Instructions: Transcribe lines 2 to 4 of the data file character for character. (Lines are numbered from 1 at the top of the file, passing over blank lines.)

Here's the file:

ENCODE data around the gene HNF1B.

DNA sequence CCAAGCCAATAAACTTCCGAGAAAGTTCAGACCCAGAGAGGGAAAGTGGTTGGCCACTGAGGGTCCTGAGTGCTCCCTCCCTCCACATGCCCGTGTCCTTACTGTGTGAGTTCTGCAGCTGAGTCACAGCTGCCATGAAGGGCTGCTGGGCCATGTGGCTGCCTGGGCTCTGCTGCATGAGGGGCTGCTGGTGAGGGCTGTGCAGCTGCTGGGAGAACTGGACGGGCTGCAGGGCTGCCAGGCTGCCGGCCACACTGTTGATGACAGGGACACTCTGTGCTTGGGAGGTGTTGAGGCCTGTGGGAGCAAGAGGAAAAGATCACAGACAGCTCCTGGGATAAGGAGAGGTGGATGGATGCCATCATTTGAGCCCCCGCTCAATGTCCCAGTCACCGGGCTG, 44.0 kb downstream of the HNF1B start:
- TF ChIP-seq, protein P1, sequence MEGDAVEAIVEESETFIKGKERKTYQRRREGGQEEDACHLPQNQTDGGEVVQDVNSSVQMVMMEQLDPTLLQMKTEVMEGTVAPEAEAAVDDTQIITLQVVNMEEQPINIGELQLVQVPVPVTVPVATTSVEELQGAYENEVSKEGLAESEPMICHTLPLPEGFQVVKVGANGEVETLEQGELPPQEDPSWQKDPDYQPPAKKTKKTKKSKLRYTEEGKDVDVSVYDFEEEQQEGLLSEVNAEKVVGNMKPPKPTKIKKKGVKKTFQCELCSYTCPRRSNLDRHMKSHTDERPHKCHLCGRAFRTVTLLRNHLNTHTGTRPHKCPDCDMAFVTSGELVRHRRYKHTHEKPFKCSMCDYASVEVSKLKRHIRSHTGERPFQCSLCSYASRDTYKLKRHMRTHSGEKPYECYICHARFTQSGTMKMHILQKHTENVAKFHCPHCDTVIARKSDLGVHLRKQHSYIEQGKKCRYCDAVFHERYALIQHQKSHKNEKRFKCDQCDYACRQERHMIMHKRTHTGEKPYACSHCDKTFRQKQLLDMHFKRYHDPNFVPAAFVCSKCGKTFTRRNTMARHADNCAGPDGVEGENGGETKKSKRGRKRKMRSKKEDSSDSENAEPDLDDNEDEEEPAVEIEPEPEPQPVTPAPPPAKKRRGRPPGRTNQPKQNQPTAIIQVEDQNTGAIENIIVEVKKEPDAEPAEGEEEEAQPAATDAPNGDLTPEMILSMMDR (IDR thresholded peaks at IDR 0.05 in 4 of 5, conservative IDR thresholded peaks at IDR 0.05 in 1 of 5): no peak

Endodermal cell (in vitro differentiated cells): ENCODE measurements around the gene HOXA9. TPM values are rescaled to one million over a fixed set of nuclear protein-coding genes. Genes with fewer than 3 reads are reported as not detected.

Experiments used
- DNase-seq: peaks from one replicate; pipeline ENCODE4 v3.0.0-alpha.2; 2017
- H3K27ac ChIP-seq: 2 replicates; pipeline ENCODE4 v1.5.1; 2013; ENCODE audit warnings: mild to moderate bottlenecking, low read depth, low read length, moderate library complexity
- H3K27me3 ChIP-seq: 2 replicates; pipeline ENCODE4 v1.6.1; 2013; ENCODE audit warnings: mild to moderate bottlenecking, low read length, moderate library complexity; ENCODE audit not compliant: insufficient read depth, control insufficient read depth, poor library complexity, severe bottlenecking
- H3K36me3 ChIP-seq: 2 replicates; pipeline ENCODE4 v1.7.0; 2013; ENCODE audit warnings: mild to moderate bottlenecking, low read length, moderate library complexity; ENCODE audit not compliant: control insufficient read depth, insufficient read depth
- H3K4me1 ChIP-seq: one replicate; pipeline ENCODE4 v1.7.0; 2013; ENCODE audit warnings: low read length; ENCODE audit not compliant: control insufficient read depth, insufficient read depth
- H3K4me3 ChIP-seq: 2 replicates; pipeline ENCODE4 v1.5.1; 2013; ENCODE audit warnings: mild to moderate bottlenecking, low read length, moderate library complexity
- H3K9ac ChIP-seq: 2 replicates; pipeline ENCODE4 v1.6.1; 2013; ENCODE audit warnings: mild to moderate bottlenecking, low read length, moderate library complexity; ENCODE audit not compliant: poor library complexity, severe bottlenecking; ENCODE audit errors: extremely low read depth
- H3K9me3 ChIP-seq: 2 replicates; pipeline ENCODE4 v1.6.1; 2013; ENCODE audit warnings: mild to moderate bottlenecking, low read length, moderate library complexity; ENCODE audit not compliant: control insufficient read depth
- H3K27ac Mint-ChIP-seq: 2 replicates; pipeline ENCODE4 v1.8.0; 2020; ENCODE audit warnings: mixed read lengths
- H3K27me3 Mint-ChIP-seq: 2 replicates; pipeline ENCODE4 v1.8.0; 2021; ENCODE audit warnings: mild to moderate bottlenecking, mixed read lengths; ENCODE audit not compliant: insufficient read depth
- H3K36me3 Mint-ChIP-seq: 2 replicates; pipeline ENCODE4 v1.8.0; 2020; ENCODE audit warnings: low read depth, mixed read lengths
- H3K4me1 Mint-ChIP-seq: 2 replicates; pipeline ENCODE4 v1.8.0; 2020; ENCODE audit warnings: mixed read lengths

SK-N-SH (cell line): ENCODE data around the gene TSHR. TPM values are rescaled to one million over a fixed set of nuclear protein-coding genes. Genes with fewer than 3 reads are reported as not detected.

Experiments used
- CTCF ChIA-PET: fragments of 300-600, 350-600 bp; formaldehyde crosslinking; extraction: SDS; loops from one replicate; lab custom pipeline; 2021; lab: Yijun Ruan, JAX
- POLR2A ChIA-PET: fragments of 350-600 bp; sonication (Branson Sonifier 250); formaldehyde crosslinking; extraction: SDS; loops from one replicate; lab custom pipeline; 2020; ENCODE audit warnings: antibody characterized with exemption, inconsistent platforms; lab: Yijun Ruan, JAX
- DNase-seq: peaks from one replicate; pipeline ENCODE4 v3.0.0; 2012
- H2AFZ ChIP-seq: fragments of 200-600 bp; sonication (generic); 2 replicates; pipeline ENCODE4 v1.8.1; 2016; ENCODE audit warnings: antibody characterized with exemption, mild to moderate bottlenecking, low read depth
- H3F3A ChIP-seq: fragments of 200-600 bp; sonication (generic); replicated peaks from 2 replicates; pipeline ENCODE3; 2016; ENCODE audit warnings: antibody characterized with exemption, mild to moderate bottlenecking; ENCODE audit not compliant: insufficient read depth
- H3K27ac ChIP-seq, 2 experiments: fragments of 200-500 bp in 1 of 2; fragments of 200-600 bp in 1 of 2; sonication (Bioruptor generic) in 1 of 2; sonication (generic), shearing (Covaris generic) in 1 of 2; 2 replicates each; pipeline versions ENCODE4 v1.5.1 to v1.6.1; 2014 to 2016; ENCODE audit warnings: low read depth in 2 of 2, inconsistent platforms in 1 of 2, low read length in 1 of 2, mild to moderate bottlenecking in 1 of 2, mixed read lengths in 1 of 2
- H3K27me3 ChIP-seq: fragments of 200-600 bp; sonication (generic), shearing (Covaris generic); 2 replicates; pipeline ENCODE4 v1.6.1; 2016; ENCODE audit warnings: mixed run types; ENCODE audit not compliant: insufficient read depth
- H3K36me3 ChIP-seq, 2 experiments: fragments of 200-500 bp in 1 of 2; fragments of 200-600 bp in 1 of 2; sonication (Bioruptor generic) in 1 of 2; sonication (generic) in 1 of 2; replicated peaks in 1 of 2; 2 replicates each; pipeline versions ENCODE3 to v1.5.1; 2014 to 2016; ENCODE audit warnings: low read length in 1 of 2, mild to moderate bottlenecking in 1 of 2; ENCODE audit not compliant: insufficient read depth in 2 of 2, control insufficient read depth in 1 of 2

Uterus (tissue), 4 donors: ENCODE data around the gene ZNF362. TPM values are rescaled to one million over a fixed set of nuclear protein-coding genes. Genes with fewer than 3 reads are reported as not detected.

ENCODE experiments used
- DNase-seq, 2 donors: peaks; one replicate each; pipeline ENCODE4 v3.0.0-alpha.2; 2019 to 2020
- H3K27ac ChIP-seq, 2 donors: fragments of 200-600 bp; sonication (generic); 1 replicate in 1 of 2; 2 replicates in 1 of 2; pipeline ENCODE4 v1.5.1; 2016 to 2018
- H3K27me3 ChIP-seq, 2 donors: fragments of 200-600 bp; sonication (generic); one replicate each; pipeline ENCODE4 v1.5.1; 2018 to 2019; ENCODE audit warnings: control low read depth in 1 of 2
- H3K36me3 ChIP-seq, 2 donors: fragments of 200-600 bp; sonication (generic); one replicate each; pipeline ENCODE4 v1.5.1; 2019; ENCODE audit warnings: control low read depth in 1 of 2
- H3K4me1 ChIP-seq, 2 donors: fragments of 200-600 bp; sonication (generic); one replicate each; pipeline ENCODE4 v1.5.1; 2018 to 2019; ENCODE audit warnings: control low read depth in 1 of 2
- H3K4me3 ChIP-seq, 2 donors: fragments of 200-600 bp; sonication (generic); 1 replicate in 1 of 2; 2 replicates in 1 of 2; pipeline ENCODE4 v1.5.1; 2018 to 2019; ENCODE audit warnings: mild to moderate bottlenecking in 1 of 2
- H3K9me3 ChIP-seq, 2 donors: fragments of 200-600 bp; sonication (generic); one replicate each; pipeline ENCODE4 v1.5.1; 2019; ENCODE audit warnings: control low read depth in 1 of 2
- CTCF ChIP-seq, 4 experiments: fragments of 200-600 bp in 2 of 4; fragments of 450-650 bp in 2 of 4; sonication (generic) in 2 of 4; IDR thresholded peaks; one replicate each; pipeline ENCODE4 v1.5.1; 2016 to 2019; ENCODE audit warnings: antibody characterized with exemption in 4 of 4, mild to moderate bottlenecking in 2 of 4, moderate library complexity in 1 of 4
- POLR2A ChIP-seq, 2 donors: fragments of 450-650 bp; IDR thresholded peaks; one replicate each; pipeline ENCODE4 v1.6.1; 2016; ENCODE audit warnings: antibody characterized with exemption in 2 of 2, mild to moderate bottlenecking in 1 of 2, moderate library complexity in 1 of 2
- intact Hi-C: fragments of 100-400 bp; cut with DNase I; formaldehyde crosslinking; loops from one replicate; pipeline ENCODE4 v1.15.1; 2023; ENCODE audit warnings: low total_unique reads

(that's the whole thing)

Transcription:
DNA sequence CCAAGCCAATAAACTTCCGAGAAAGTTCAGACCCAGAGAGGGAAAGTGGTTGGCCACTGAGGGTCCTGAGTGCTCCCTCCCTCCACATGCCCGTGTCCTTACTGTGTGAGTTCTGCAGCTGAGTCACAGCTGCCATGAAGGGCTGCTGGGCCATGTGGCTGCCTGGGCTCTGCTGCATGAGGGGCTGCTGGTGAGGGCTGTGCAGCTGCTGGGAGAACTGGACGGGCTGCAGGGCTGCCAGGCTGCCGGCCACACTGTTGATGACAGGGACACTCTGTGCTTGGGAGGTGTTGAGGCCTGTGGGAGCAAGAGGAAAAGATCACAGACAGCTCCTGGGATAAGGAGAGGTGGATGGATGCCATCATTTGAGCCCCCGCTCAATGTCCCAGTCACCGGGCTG, 44.0 kb downstream of the HNF1B start:
- TF ChIP-seq, protein P1, sequence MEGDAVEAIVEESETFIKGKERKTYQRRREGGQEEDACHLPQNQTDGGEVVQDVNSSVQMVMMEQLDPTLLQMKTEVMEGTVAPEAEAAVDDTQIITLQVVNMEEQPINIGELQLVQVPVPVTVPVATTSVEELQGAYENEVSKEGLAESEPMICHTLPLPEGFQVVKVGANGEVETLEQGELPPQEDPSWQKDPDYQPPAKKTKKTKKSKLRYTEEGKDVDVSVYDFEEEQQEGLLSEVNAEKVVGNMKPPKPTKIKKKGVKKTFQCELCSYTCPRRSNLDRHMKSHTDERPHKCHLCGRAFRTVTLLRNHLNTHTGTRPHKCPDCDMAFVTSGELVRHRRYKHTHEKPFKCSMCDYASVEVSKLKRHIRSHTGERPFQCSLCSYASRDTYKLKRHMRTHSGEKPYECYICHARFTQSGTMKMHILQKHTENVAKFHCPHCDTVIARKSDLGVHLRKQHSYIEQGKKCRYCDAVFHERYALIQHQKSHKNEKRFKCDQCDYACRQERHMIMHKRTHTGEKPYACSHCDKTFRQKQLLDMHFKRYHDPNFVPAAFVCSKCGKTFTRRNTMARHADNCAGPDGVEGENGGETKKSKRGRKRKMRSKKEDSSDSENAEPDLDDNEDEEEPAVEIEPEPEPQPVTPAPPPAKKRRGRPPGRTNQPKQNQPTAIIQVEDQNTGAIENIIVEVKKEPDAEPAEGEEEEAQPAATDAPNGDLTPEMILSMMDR (IDR thresholded peaks at IDR 0.05 in 4 of 5, conservative IDR thresholded peaks at IDR 0.05 in 1 of 5): no peak

Endodermal cell (in vitro differentiated cells): ENCODE measurements around the gene HOXA9. TPM values are rescaled to one million over a fixed set of nuclear protein-coding genes. Genes with fewer than 3 reads are reported as not detected.